“I tried to manage the best the race, didn’t want to push a lot. It was very important to manage the tyres, not use them 100%, not to spin, not to slide. And I think that strategy was fantastic.

“Also, I managed the fuel, I used less fuel for half-race and after I switched the map, the bike pushed a little bit more. With the team from the box, the strategy was perfect and I’m very happy.”

Source: Iannone defied Michelin advice with winning tyre choice

NEW! SUPERBIKE CORSE NOW OFFERS VALET SERVICE FOR YOUR MOTORCYCLE(S)!

NEW! SUPERBIKE CORSE NOW PROVIDING VALET SERVICE FOR YOUR MOTORCYCLE(S)!

sbk.valet.card_1790x1200.jpg

If you love your motorcycle(s) but just don’t have the space and/or security to keep them at your home, condo, or apartment complex, then Superbike Corse has the solution to your needs by offering you their motorcycle valet service.  This new ‘Superbike Valet’ service is conveniently located freeway close in a secured facility for ease of drop-off and pick-up.  The Superbike Valet Starter Kit will contain (1 ea) Baxley Sport Chock, (1 ea) Battery Tender, and (1 ea) Sportbike Cover.  This valet service location also makes it convenient to have Superbike Corse’s top mechanics perform maintenance or repair servicing tasks, performance mods, detailing, and track preparations on your bike while at the valet facility. Call 949-305-5563 for more information.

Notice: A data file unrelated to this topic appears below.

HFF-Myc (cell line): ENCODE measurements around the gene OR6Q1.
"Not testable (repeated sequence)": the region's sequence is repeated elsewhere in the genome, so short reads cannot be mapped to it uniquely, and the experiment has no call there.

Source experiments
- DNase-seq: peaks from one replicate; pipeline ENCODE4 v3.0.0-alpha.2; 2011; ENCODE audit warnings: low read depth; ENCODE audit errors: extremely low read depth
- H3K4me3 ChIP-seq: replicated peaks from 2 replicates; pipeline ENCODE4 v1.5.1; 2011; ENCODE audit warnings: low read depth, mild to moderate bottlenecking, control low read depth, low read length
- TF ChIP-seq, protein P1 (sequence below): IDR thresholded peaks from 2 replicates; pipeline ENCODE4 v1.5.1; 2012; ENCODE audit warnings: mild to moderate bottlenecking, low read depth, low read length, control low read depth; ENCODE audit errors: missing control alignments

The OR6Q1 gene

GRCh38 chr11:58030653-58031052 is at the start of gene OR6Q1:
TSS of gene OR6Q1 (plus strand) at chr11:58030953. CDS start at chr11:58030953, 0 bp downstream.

Resized_20160515_1759431

BILL WOULD CLOSE 23 MILLION ACRES TO OHV USERS IN WESTERN STATES – Contact your senators today!!!

BILL WOULD CLOSE 23 MILLION ACRES TO OHV USERS IN WESTERN STATES – Contact your senators today!!!

On June 6, U.S. Sen. Sheldon Whitehouse (D-R.I.) introduced S. 3022, the Northern Rockies Ecosystem Protection Act. This legislation, previously introduced in 2010 and 2013, would inappropriately designate as federal Wilderness 23 million acres in Idaho, Montana, Oregon, Washington and Wyoming.

This Wilderness designation would make the 23 million acres off-limits to off-highway-vehicle riders, forever close thousands of miles of legal trails currently enjoyed by tens of thousands responsible OHV enthusiasts and their families and friends, and severely impact scores of local communities that depend on recreational tourism for their survival.

The American Motorcyclist Association supports the designation of Wilderness that meets the strict criteria set forth in the Wilderness Act of 1964. However, the vast majority of the 23 million acres in question do not meet the strict definition of Wilderness established by Congress.

Notably, the bill’s current sponsor (who represents residents of Rhode Island) and cosponsors do not represent any citizens in the affected areas, a strategy that ensures they do not invoke the wrath of their constituents.

Please fill out the form below and click the red “Submit” button to let your representative know that you oppose this inappropriate action.

Numerous studies have been conducted that indicate properly managed public lands ensure recreational opportunities for all citizens, are essential to mitigating devastating wildfire risks and that Wilderness designations cost local economies vital jobs and tax revenue.

The motorcycling community must rally together and stop S. 3022 in its tracks. This bill already has eight cosponsors in the Senate.

If this bill is signed into law, the effect on the OHV community would be devastating for generations to come.